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Asia Unbound

CFR experts give their take on the cutting-edge issues emerging in Asia today.

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Showing posts for "Thailand"

Thailand’s Junta Leader Threatens to Stay on “Forever”

by Joshua Kurlantzick
PM-prayuth Thailand's Prime Minister Prayuth Chan-ocha gestures after presiding over Thailand Corporate Excellence Award for Financial Management at the Government House in Bangkok, Thailand, on September 9, 2015. (Chaiwat Subprasom/Reuters)

As Thailand’s political situation continues to deteriorate, with civilian politicians beginning to push back against army rule, and the deadline for a new constitution and free election delayed again, Thai Prime Minister and junta leader Prayuth Chan-ocha seems increasingly frustrated with the debate, compromise, and public scrutiny common in a constitution-drafting process, and a democratic society. The prime minister has become known for his outbursts at the press and other critics, but in recent weeks his speeches have become more vitriolic. Read more »

China’s Charm Offensive Continues to Sputter in Southeast Asia

by Joshua Kurlantzick
malaysia-protests Riot police protect the entrance to Chinatown from "Red Shirt" demonstrators during a rally to celebrate Malaysia Day and to counter a massive protest held over two days last month that called for Prime Minister Najib Razak's resignation over a graft scandal, in Malaysia's capital city of Kuala Lumpur on September 16, 2015. (Olivia Harris/Reuters)

After a decade, in the 2000s, in which China aggressively pursued warmer relations with many Southeast Asian nations, using a combination of diplomacy, aid, and soft power to woo its neighbors, the past five years have seen a significant chill in China-Southeast Asia relations. First, Beijing’s more aggressive pursuit of its claims in the South China Sea led to heightened tensions between China and other claimants—most notably Vietnam and the Philippines, but also increasingly Indonesia, where the armed forces are trying to rapidly modernize Jakarta’s naval capacity in part out of fear of China’s actions in the South China Sea. Read more »

Thailand’s Bombing Case Twists and Turns

by Joshua Kurlantzick
Thailand-police-Erawan Shrine bombing Thai national police chief Somyot Pumpanmuang (C) attends a news conference about the Bangkok blast which killed 20 people, including foreigners, as screen shows suspects, at the Royal Thai Police headquarters in central Bangkok, Thailand, on September 28, 2015. (Athit Perawongmetha/Reuters)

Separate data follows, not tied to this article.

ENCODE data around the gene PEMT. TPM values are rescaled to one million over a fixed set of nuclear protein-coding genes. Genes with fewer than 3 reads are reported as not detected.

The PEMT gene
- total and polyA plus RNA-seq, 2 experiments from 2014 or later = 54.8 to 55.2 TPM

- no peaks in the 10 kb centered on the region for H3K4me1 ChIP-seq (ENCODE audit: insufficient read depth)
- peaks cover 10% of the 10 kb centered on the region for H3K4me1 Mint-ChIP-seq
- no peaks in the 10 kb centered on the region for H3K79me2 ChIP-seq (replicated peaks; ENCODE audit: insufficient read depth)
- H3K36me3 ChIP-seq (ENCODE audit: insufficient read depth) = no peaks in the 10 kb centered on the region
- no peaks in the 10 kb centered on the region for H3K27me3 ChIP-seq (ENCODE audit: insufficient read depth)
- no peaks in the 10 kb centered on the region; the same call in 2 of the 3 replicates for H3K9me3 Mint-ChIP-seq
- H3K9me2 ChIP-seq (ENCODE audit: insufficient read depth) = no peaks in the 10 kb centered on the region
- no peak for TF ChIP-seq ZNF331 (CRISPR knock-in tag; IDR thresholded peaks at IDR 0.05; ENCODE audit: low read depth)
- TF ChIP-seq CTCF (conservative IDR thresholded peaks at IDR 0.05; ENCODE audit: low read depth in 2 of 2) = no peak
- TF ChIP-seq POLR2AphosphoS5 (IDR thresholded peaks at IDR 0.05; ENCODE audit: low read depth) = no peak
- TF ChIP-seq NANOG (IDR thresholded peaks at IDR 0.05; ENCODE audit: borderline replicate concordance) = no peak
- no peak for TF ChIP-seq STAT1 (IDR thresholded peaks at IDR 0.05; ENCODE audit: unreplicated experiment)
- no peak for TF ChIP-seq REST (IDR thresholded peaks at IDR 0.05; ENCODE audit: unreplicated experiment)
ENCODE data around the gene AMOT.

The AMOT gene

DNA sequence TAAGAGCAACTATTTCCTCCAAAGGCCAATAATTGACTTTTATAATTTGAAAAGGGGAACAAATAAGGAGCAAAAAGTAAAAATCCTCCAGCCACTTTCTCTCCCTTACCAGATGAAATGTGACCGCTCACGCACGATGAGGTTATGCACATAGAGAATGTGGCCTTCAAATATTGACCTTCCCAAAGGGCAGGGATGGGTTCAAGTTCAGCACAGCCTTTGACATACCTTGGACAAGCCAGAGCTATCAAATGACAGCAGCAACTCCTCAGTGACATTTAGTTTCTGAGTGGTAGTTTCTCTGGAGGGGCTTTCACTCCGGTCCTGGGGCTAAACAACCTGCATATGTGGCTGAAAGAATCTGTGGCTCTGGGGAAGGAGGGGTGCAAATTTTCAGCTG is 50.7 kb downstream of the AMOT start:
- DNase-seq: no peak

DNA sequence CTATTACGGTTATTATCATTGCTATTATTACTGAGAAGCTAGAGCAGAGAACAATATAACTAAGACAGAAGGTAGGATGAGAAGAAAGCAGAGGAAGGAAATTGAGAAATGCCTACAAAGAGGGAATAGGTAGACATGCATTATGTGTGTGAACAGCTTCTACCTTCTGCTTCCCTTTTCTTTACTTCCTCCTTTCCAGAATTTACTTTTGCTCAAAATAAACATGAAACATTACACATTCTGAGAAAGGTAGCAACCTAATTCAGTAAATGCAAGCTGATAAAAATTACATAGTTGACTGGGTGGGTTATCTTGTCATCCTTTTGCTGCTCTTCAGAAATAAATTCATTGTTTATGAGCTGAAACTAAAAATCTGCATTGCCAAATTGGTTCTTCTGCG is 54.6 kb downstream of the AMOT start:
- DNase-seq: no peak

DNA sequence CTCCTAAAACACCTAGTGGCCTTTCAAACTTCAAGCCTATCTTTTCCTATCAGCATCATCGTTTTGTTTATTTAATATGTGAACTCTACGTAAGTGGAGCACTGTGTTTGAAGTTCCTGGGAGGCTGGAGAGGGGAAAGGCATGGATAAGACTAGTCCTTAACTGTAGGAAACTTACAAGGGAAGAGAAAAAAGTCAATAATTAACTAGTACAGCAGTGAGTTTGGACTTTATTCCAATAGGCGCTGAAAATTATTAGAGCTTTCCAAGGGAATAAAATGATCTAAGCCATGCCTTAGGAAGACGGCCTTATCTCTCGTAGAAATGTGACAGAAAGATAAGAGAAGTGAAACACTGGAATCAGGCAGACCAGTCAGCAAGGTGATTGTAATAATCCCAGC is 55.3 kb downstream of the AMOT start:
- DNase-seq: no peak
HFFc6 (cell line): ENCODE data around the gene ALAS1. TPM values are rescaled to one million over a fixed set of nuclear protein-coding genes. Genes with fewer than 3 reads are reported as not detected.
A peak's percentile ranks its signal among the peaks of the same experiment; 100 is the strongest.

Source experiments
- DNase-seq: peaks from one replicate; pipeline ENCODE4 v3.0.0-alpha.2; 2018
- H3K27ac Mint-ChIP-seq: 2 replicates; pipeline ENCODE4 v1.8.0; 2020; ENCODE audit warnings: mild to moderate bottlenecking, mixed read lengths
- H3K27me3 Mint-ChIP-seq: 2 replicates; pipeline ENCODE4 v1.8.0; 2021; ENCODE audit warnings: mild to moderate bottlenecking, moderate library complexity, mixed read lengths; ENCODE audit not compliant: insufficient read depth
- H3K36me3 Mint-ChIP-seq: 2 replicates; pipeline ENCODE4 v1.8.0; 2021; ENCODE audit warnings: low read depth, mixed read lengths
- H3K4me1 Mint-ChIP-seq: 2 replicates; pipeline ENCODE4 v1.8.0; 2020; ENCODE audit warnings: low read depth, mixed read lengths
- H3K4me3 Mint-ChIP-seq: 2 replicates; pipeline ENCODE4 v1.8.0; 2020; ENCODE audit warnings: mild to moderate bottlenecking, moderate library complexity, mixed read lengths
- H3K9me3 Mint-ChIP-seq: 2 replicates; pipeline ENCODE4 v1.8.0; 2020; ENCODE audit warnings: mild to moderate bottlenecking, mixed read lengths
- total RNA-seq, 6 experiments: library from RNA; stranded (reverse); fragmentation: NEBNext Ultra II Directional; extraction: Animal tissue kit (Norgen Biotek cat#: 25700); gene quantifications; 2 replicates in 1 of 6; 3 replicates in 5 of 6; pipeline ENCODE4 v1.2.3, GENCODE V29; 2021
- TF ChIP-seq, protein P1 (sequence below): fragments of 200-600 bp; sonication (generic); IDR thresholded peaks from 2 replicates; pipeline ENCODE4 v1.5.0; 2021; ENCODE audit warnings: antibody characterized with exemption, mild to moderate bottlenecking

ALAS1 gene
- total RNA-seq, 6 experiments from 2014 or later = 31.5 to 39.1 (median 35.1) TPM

More than a month after the deadly bombing at central Bangkok’s Erawan shrine, the Thai authorities have made two arrests in the case, and issued at least seventeen arrest warrants overall. On Monday, the Thai police announced that one of the men in custody was the person caught on closed circuit television on the day of the bombing in August—the man who appeared to be leaving a bomb at the shrine. But some Thai commentators remain doubtful that the government has gotten closer to actually solving the case. Read more »

Thailand Slashes Its Economic Growth Forecast

by Joshua Kurlantzick
Somkid Jatusripitak_Thailand_economy Thailand's Deputy Prime Minister Somkid Jatusripitak gestures during an interview with Reuters at Government House in Bangkok, Thailand, on September 21, 2015. (Athit Perawongmetha/Reuters)

On Friday, Thailand’s central bank slashed its growth forecast for the Thai economy for 2015, to 2.7 percent. As noted in a summary of the bank’s report in The Diplomat, this was the third time this year that the Bank of Thailand (BoT) has cut its growth forecast, and the BoT’s projected growth for 2015 is about half what it had expected for the Thai economy before the year started. A growth rate of 2.7 percent for the year would almost surely make Thailand the worst performing economy for 2015 in Southeast Asia. Read more »

Friday Asia Update: Top Five Stories for the Week of September 11, 2015

by Guest Blogger for Elizabeth C. Economy
singapore-elections-9-11-15 Singapore's Prime Minister and Secretary-General of the People's Action Party Lee Hsien Loong (C) celebrates with supporters after the general election results at a stadium in Singapore September 12, 2015. (Edgar Su/Reuters)

Ashlyn Anderson, Rachel Brown, Lincoln Davidson, Ariella Rotenberg, Ayumi Teraoka, and Gabriel Walker look at the top stories in Asia this week.